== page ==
DE: I think people of my generation are so used to seeing the mixing of high and low fashion that we take it for granted. Most iconic example of today is probably Cardi B, like Gucci plus Fashion Nova. And it's crazy now the speed at which we see trends move from the runway to cheap knock offs on Amazon. Like the big square rhinestone Gucci sunglasses or the hype beast revival of the Kurt Cobain mod glasses, that someone who wants to be "on top" of trends can now do so in a relatively timely with fashion without having to buy the originals. What are your thoughts on that?

MM: Well, you know it was very different than when we were doing Clueless 20 years ago. We didn't have computers, we didn't have Style.com, so it was a very, very different kind of process. I think that what's so cool about at the time not having so much information is that you could actually create something fresh that people hadn't seen before. It was more original. And then movies had a lot more impact, especially on fashion, because information wasn't coming from everywhere at you. And I think right now with the overload of information, the problem is that people get very confused and I think some people don't really know how to dress anymore. Like they put as much trendy stuff on themselves as possible without really understanding their body or who they really are.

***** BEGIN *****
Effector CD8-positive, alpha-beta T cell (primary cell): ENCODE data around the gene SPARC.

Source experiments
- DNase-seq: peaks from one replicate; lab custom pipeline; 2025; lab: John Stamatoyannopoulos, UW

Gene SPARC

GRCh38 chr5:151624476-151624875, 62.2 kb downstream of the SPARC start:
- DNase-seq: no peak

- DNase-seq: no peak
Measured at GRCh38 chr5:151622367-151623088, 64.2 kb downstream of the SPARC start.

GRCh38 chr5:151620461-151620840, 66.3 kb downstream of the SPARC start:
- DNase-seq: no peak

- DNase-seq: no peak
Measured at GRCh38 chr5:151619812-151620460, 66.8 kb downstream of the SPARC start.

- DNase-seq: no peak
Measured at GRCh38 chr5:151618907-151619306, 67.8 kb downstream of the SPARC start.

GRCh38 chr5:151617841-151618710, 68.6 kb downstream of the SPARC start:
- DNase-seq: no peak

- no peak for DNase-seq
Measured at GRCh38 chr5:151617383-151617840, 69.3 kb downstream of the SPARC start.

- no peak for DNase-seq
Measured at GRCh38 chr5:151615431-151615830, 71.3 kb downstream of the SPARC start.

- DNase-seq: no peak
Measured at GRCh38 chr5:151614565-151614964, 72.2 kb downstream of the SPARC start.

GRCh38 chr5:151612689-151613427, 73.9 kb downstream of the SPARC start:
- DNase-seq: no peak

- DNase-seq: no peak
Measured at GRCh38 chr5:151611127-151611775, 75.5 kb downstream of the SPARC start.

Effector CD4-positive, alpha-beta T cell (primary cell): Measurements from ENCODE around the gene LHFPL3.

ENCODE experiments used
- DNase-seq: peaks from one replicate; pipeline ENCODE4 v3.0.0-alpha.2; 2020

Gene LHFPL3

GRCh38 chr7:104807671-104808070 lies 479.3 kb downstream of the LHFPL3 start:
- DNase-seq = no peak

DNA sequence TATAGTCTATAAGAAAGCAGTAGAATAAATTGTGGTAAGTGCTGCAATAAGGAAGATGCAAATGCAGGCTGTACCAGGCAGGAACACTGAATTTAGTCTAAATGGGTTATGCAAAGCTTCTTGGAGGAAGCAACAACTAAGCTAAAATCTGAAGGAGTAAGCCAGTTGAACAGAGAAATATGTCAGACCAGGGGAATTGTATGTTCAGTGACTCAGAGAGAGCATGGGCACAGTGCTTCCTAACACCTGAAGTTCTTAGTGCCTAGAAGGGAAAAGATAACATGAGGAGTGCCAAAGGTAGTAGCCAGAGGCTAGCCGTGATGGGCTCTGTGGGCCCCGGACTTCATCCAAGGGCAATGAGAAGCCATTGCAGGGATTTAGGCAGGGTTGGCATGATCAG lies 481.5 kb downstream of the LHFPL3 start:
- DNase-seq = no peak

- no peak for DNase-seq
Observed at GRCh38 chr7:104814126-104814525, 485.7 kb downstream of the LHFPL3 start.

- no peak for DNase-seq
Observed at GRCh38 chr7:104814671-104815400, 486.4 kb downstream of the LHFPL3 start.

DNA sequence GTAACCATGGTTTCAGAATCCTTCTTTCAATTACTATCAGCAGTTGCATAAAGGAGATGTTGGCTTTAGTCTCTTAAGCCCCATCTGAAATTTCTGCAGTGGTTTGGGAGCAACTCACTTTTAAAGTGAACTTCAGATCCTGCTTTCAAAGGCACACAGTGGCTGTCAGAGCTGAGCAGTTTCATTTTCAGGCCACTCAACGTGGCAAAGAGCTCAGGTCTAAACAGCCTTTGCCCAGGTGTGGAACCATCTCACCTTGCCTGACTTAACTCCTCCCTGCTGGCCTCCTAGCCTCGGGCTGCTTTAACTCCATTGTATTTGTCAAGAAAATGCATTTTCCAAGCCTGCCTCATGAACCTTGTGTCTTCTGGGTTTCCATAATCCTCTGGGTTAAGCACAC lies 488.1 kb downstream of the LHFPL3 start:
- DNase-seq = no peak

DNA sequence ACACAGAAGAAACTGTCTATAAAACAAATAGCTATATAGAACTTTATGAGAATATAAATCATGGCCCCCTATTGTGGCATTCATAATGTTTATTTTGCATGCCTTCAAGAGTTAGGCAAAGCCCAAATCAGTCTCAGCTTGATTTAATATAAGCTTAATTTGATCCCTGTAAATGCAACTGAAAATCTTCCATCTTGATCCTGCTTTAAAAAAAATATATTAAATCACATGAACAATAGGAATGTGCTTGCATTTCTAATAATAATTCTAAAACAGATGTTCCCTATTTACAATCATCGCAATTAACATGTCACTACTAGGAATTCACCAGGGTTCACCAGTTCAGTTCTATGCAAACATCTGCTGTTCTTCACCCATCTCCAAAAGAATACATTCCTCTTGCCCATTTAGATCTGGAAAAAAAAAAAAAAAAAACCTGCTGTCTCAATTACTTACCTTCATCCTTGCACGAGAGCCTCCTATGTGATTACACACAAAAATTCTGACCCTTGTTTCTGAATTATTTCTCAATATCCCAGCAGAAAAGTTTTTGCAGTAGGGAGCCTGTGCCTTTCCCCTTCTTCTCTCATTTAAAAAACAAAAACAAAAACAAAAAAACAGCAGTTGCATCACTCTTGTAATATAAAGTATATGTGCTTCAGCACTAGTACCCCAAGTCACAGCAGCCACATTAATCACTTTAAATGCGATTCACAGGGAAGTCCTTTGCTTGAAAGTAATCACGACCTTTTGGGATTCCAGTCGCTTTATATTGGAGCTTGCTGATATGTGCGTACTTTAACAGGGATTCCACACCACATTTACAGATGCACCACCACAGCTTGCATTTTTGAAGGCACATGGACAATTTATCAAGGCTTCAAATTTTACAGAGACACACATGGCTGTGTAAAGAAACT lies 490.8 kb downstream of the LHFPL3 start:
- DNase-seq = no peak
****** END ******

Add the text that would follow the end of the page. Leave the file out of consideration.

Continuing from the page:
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DE: What do you think "true style" looks like?

MM: To me, true style is really when you take the information that's out there, but then you translate it into your own world, who you are, how old you are, where you live, what's the complexity of your character and who you are and your actual body/shape. It's should feel soulful.

DE: Your looks are so iconic that they've been ripped off or paid homage to so many times in photo shoots, music videos, movies, Halloween costumes. In fact, even for this shoot we ended up ordering the 'official Clueless Cher Halloween Costume' from HalloweenCostumes.com, which I thought was really nuts and hilarious, haha. How did you feel about that?

MM: Fantastic. I mean, I think it's fantastic. It's a form of flattery. Like when Iggy Azalea and Charli XCX did their spoof [the "Fancy" music video]. It's great that people continue to feel that these looks are important and they want to express themselves with these characters, I think is phenomenal. I hope that it continues for another 20 years.